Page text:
September 20, 2021

Barrett Publishes Article on RBG and NY Court of Appeals 

Professor John Q. Barrett has published a short article, “Ruth Bader Ginsburg: Litigating Against Gender Discrimination…and Remembering One Such New York Case,” in the Historical Society of the New York Courts’ publication Judicial Notice.

The article is about Ginsburg as a New Yorker; her 1970s American Civil Liberties Union (ACLU) Women’s Rights Project litigation for women’s and men’s equal rights, including in the U.S. Supreme Court; and her involvement in Sontag v. Bronstein, a little-remembered case that the New York Civil Liberties Union (NYCLU)—the ACLU’s local affiliate—won in the New York Court of Appeals in 1973. Sontag concerned a dumbbell-lifting test that New York City’s Civil Service Commission imposed as a job qualification on Ms. Sontag, a school audio-visual aide; because she failed this weight-lifting test, the City moved to dismiss her. The New York court decided that this was illegal gender-based discrimination.

In Sontag, Ginsburg, representing the ACLU, was on the NYCLU attorneys’ brief. If the New York court had decided against Sontag, Ginsburg might have taken the case to the U.S. Supreme Court, where it might have produced a landmark decision concerning the unconstitutionality of gratuitous sexism.

Justice Ginsburg always remembered the Sontag case and the excellence of the brief. She kept it nearby during her judicial career.  

Click here for an abstract of Professor Barrett’s essay and to download it.

John Q. Barrett
Professor of Law

September 15, 2021

Cavanagh’s Essay Accepted By Cornell Law Review Online

Professor Ned Cavanagh’s essay, Countering the Big Lie: The Role of the Courts in the Post-Truth World, has been accepted for publication in the Cornell Law Review Online.

Here is an abstract of the piece:

During the administration of President Donald J. Trump, Americans witnessed an unprecedented assault on the truth by Trump and his political allies. Throughout his time in office (and even before), Trump lied to gain and maintain political support.  The biggest Big Lie, of course, was that 2020 election was stolen from him as a result of massive voter fraud in five swing states—Arizona, Georgia, Michigan, Pennsylvania and Wisconsin. All of Trump’s court challenges to the 2020 election based on this lie failed.

Trump’s election lie, although it did not put him back in the White House, has inflicted serious, and now lasting, damage on our democratic institutions. Trump has created a post-truth world where facts no longer matter, thereby eroding trust in all branches of the government, including the courts. For Trump followers, the facts are irrelevant; only what Trump says matters. This view is not limited to Trump’s diehard “base.” Even mainline Republican legislators are embracing the Trump approach. Witness the attempts to reframe the events of January 6 not as a violent and lawless riot but rather simply as a peaceful exercise of free speech—in the face of overwhelming video and testimonial evidence to the contrary. Yet, other than losing his lawsuits, Trump has never been called to account for his baseless and irresponsible attempts to have the courts overturn the results of the 2020 Presidential election.

This essay analyzes the role of the courts in handling Trump’s election lie. It argues that the courts were certainly correct in giving short-shrift to Trump’s lawsuits but further that the courts should have done more than simply dismiss Trump’s claims. Had the courts aggressively utilized existing tools to identify and punish prosecution of baseless claims, including Rule 11 of the Federal Rules of Civil Procedure and the courts’ inherent powers to control proceedings before them, the Trump election lie might well have been put to rest in its incipiency before it could take root among die-hard Trump supporters. This essay also suggests how the courts might more effectively handle future baseless and politically motivated election challenges in the post-truth world.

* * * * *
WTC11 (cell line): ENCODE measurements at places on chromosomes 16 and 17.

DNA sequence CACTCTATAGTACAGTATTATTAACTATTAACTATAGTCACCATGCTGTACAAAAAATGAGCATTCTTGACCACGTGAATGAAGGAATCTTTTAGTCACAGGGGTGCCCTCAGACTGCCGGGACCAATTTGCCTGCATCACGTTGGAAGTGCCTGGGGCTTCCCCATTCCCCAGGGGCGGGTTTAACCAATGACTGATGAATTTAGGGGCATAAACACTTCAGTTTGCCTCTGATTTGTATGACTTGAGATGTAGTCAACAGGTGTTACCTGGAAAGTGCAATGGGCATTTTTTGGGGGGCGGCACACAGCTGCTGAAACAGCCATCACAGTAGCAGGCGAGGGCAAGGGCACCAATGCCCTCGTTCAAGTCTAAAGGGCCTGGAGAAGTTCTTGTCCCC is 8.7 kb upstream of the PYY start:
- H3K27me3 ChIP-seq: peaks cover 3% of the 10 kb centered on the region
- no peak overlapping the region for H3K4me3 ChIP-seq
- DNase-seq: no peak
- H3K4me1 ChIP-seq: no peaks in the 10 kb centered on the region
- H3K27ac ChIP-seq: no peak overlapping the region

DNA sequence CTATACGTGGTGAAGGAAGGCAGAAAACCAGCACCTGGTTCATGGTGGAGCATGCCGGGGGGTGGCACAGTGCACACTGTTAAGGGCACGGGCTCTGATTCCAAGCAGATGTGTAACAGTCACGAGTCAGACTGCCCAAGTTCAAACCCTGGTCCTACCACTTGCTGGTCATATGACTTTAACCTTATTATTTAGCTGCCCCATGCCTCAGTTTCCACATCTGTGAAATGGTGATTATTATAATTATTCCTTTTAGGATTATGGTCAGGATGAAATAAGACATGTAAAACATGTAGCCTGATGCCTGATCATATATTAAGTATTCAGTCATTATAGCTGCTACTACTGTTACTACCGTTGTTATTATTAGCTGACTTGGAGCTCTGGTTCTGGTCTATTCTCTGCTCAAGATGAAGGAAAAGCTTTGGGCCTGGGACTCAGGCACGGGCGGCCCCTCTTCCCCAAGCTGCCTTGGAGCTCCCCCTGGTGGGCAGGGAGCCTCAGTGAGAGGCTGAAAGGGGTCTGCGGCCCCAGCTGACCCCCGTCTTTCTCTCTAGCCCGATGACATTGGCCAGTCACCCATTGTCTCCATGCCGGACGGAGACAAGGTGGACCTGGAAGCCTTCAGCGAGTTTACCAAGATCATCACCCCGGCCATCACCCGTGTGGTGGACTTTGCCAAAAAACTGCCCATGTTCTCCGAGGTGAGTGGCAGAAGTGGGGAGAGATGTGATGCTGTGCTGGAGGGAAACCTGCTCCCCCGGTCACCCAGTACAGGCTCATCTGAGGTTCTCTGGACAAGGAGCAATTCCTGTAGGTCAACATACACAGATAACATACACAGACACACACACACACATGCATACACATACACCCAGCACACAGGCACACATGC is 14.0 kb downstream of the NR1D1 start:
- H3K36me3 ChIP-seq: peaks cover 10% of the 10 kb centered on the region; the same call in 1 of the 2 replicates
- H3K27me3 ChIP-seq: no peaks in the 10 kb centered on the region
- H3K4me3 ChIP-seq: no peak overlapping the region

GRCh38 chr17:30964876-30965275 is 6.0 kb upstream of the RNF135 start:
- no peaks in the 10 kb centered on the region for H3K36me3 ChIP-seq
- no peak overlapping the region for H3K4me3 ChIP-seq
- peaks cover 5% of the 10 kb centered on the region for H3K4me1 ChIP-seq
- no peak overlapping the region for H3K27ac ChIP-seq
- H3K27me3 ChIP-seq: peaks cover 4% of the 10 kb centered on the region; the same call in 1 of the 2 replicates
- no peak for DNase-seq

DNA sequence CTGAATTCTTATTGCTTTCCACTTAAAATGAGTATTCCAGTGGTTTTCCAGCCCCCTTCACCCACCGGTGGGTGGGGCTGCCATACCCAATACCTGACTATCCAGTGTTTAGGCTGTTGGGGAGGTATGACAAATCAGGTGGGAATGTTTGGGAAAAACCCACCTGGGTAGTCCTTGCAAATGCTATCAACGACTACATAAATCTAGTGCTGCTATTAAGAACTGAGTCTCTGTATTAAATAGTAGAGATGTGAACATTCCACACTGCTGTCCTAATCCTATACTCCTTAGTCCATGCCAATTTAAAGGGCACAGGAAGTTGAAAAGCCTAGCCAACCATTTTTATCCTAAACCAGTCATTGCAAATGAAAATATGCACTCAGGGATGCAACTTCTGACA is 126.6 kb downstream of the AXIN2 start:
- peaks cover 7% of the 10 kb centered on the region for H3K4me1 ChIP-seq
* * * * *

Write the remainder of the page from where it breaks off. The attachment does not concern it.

Edward D. Cavanagh
Professor of Law

September 13, 2021

Allen’s Article Cited by ABA Journal

Today, the ABA Journal cited Professor Renee Nicole Allen’s co-authored article, The ‘Pink Ghetto’ Pipeline: Challenges and Opportunities for Women in Legal Education, in a post about status inequity. The ABA post is available here.

Renee Nicole Allen
Assistant Professor of Legal Writing
Faculty Advisor, First Generation Professionals
Faculty Advisor, Women’s Law Society 
Co-Director, Writing Center
September 9, 2021

Board Diversity Requirements: California, Nasdaq, and More

Professor Cheryl L. Wade is a panelist at a virtual event sponsored by the In-House Counsel Working Group of The Federalist Society. The event takes place today, September 9, 2021 at 1:00 ET. Go to this link for more information about the program.

Cheryl Wade
Professor Cheryl L. Wade
Harold F. McNiece Professor of Law

August 31, 2021

Barrett Essay Pays Tribute to Charles Reich

Professor John Q. Barrett has published an essay, Charles Reich, New Dealer, as part of a special Touro Law Review issue that grew out of Touro Law School’s January 2020 conference commemorating the life and legacy of Charles A. Reich (1928-2019), former Yale law professor, constitutional law scholar, and best-selling author.

Professor Barrett’s essay, paying tribute to Reich’s writings and their friendship, juxtaposes how Reich revered Franklin D. Roosevelt and how Reich sometimes wrote negatively about the New Deal. The explanation, Barrett posits, is that Reich’s criticisms were aimed much more at 1950s government, conformity, and stultification than they were at the 1930s and 1940s years of Roosevelt’s presidency.

The Touro Law Review issue on Charles Reich includes, in addition to Professor Barrett’s essay: an introduction by Rodger Citron, conference organizer and Reich biographer; Charles Reich’s final (or at least his latest) article, Keeping Up: Walking With Justice Douglas; essays and articles by Hon. Guido Calabresi, Harold Hongju Koh, Felicia Kornbluh and Karen M. Tani, Sarah A. Seo, and Raymond H. Brescia; and concluding thoughts by Professor Citron.

For an abstract of Professor Barrett’s essay and to download it, click here.

John Q. Barrett
Professor of Law

August 23, 2021

Jackson Sow’s Article Places in California Law Review